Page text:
Skip to main content

Full text of "War-time financial problems"

See other formats

74               A LEVY ON CAPITAL

very considerable. In the first place, I have not
seen any really practicable scheme of redeeming
debt by means of a levy on capital. In so far as
the levy is paid in the form of surrendered War
Loans, it is simple enough. In so far as it is paid
in other securities or mortgages on land or other
forms of property, it is difficult to see how the assets
acquired by the State through the levy could be
distributed among the debt holders whom it is pro-
posed to pay off. Would they be forced to take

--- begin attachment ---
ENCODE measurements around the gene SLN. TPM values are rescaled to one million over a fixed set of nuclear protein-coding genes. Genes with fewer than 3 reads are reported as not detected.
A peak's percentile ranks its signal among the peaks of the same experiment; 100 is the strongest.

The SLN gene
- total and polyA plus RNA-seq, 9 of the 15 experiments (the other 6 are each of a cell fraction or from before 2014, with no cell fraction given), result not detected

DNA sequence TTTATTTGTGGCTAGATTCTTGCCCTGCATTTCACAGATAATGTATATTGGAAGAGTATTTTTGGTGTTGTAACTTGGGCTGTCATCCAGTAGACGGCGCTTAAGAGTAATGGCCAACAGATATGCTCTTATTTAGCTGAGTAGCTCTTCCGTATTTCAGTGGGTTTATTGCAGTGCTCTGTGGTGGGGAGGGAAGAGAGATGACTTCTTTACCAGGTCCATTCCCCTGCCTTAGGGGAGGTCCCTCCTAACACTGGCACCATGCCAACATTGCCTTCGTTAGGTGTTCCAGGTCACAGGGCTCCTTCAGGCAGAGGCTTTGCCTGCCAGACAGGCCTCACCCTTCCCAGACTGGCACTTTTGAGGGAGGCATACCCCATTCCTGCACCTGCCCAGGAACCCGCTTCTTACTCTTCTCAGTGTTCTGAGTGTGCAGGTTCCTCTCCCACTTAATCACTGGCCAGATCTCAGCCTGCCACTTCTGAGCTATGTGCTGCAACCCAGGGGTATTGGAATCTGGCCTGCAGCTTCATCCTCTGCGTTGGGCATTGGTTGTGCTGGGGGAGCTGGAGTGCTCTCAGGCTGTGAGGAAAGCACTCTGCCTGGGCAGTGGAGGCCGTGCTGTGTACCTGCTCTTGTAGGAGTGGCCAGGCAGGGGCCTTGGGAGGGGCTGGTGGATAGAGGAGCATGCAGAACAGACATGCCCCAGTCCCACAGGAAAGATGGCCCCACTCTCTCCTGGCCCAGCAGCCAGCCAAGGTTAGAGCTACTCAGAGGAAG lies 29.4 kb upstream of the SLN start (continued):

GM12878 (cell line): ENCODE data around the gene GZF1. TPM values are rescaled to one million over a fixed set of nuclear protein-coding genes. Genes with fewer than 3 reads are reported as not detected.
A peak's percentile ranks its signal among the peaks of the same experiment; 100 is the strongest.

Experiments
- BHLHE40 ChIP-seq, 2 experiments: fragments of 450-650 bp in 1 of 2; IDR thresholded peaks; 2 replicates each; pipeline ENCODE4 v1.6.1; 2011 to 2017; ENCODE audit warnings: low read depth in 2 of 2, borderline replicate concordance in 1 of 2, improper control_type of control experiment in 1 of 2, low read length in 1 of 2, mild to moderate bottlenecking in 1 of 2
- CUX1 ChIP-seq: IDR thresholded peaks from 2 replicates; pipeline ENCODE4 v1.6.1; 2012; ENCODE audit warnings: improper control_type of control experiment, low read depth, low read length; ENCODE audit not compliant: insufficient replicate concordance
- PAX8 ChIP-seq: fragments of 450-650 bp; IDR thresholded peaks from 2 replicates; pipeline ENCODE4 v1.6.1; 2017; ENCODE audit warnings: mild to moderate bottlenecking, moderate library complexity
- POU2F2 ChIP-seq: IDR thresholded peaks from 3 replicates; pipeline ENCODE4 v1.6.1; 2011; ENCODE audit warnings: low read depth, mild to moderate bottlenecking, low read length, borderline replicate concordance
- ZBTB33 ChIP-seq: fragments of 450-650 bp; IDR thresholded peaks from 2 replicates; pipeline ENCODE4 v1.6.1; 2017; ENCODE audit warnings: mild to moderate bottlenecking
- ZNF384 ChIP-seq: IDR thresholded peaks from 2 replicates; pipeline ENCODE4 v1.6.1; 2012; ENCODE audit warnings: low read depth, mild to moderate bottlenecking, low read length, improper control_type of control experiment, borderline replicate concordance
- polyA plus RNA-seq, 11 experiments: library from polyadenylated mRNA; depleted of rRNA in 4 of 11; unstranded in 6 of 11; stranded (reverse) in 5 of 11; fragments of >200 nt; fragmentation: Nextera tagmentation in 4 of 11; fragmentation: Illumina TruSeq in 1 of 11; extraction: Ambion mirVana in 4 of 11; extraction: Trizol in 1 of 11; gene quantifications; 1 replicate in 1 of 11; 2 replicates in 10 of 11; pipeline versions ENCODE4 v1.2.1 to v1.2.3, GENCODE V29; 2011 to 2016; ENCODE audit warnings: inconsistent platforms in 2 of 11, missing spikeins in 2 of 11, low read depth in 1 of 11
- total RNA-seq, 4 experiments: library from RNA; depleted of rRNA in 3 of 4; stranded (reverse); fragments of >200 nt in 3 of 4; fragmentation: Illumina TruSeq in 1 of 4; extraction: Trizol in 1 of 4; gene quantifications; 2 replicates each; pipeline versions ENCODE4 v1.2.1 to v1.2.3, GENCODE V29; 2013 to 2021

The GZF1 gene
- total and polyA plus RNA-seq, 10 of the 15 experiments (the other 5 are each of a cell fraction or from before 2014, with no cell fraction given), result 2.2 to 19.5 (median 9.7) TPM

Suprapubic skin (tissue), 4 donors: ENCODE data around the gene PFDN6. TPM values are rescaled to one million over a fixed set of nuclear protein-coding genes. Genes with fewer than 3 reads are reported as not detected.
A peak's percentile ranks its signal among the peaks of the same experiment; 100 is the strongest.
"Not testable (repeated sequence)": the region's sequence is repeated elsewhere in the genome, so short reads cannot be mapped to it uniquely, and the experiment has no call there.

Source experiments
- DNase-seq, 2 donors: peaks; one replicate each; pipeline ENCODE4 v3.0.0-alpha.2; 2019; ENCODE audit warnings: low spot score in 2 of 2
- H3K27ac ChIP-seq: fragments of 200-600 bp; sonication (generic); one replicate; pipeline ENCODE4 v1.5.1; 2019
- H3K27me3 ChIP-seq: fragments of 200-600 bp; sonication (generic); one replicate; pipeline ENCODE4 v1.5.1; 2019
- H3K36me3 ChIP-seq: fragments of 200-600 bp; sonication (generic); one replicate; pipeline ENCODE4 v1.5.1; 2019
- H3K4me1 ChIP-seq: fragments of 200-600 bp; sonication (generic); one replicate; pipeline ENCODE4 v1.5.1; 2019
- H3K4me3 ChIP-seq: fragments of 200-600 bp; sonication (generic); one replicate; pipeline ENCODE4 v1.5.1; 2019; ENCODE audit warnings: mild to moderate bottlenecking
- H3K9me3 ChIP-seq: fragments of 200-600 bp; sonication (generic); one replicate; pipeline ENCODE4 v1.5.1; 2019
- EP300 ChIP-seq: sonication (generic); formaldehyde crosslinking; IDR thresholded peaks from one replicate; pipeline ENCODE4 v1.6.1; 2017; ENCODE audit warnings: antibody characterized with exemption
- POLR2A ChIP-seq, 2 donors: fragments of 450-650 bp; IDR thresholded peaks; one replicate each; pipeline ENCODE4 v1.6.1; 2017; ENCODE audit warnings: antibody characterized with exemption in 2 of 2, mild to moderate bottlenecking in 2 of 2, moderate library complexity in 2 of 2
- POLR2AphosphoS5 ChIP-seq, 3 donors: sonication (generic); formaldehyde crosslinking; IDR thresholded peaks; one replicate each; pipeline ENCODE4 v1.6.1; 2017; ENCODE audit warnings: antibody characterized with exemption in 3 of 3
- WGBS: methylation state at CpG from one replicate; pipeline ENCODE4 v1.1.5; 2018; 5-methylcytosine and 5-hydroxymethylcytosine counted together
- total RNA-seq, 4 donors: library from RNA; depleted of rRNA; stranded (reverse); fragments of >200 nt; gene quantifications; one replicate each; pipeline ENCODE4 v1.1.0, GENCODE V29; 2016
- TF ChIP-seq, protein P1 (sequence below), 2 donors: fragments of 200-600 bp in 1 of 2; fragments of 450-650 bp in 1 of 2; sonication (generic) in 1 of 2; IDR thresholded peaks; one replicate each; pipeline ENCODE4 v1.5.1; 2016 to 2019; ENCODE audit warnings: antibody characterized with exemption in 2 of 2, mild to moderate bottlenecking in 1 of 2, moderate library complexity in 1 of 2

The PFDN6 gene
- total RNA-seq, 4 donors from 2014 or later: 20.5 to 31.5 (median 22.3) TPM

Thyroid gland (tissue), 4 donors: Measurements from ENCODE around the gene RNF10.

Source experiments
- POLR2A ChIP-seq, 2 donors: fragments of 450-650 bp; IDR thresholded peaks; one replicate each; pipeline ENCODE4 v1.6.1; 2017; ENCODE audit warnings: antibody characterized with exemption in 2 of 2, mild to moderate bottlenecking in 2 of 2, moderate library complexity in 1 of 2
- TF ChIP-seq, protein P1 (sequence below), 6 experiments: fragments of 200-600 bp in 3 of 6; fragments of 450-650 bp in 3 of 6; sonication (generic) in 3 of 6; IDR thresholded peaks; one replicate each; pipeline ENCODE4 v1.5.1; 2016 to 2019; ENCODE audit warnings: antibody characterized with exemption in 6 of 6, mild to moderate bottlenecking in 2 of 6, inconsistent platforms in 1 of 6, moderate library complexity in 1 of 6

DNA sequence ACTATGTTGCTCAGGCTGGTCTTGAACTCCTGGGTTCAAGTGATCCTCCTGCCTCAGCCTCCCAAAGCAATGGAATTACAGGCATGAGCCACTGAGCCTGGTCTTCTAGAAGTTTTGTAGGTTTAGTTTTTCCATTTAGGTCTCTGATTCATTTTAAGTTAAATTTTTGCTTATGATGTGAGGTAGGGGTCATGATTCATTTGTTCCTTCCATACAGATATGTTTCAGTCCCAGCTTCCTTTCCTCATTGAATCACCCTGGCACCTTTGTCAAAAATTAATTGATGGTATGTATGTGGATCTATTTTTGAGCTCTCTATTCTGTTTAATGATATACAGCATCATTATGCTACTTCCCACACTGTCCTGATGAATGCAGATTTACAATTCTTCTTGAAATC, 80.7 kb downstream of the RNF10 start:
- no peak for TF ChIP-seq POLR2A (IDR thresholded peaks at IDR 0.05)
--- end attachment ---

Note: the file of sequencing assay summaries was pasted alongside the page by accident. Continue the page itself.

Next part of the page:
securities, mortgages on land, furniture, etc., as the
Government chose to distribute them, or would the
Government have to nurse an enormous holding of
various forms of property and gradually realise them
and so pay off debt ?

Again, a great injustice would surely be involved
by laying the whole burden of this oppressive levy
upon owners of accumulated property, so penalising
those who save capital for the community and letting
off those who squander their incomes. A charac-
teristic argument on this point was provided by the
New Statesman in a recent issue. It argued that,
because ordinary income tax would still be exacted,
the contrast between the successful barrister with an
income of 20,000 a year and no savings, who would
consequently escape the capital levy, and the poor
clergyman who had saved 1000 and would con-
sequently be liable to it, fell to the ground. In other
words, because both lawyer and parson paid income
tax, it was fair that the former should escape the
capital levy while the latter should have to pay it!

But needs must when the devil drives, and in a